26 new CWD cases found in North Dakota deer

State officials have now discovered 70 positive cases since 2009, the year the disease was first detected in North Dakota.

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The North Dakota Game and Fish Department has implemented restrictions in an attempt to curb chronic wasting disease in the state.
North Dakota Game and Fish Department
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BISMARCK — The North Dakota Game and Fish Department reported on Wednesday, Feb. 23, that 26 deer tested positive for chronic wasting disease during the 2021 hunting season, an increase of eight cases from 2020.

State officials have now discovered 70 positive cases since 2009, the year the disease was first detected in North Dakota.

Fourteen of the 26 deer were from hunting unit 3F2 in the southwest part of the state, the Game and Fish Department said. That zone is roughly bordered by the towns of Mott to the northwest and Fort Yates to the southeast. Eight positives derived from unit 3A1 in the northwest corner of the state and one in unit 3B1, just south of that zone in the Williston area.

Three units, 3C (south of Bismarck), 3D1 (near Manning) and 3E2 (southwest of Mandan) had first-time single cases of CWD.

CWD is a fatal disease of deer, moose and elk that can cause long-term population declines as infection rates climb.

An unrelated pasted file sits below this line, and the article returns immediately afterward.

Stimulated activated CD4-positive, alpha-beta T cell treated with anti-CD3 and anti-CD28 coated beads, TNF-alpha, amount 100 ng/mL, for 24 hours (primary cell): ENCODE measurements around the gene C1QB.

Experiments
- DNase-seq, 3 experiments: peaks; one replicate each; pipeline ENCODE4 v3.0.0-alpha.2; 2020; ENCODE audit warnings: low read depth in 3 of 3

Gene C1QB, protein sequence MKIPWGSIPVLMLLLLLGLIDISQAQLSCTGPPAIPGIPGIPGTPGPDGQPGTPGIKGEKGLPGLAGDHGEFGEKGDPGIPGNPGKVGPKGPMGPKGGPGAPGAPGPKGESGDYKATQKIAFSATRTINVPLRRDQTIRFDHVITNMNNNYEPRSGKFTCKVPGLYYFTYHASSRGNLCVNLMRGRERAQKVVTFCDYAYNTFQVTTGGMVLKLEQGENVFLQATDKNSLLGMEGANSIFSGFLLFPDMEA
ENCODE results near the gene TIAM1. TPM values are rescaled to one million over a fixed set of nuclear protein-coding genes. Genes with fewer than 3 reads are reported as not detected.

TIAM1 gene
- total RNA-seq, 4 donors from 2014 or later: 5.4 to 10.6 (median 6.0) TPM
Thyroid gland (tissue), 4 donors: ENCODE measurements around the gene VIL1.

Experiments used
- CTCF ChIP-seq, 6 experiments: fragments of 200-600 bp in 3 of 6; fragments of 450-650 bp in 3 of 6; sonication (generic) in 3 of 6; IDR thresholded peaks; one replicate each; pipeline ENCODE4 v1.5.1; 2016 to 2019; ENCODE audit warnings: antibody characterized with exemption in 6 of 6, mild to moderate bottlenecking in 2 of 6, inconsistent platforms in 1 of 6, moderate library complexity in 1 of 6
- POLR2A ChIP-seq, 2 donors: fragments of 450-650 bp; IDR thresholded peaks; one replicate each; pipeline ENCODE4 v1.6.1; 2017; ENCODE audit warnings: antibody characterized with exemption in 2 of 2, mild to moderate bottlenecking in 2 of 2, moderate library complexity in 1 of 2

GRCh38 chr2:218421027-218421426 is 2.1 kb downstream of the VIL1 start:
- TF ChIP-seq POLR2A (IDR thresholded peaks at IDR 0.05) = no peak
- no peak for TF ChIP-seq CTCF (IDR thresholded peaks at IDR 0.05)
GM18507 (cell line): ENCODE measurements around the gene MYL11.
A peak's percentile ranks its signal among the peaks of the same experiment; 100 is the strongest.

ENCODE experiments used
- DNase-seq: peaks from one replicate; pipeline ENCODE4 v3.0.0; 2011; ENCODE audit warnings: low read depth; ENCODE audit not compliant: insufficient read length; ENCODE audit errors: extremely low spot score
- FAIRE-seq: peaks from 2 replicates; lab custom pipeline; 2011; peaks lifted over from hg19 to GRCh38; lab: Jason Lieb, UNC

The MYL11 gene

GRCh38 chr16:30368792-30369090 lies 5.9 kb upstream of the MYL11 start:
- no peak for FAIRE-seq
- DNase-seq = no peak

Game and Fish Department officials estimated the infection rates in unit 3F2 were 4.9% in mule deer and 3% in whitetails. The infection rate was higher at 6.9% for mule deer in 3A1.

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North Dakota deer gun hunting units.
North Dakota Game and Fish Department

Some areas of the U.S. and Canada have had infection rates of 30% or higher. North Dakota has implemented carcass transportation and baiting restrictions to help curb the spread of CWD in recent years.

In 2020, the department tested about 2,700 animals, which included mule deer, whitetails, moose and elk. In 2019, that number was around 3,500 when eight antlered deer from two previously known areas with CWD tested positive.

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This past hunting season, state game officials made 114 CWD surveillance collection sites available to hunters. Approximately 4.9% of hunters turned in heads for testing where department officials were focusing their efforts, the Game and Fish Department said. Last year, the participation rate was about 7%.

Dr. Charlie Bahnson, wildlife veterinarian for Game and Fish in Bismarck, said last year that the department would like to see at least 13% of hunters, at the minimum, participate in the CWD testing program.

Rob Beer is the digital content manager for Forum Communications. A journalist with Forum Communications since 1991, he assists with Northland Outdoors, The Rink Live and other content produced by the company.
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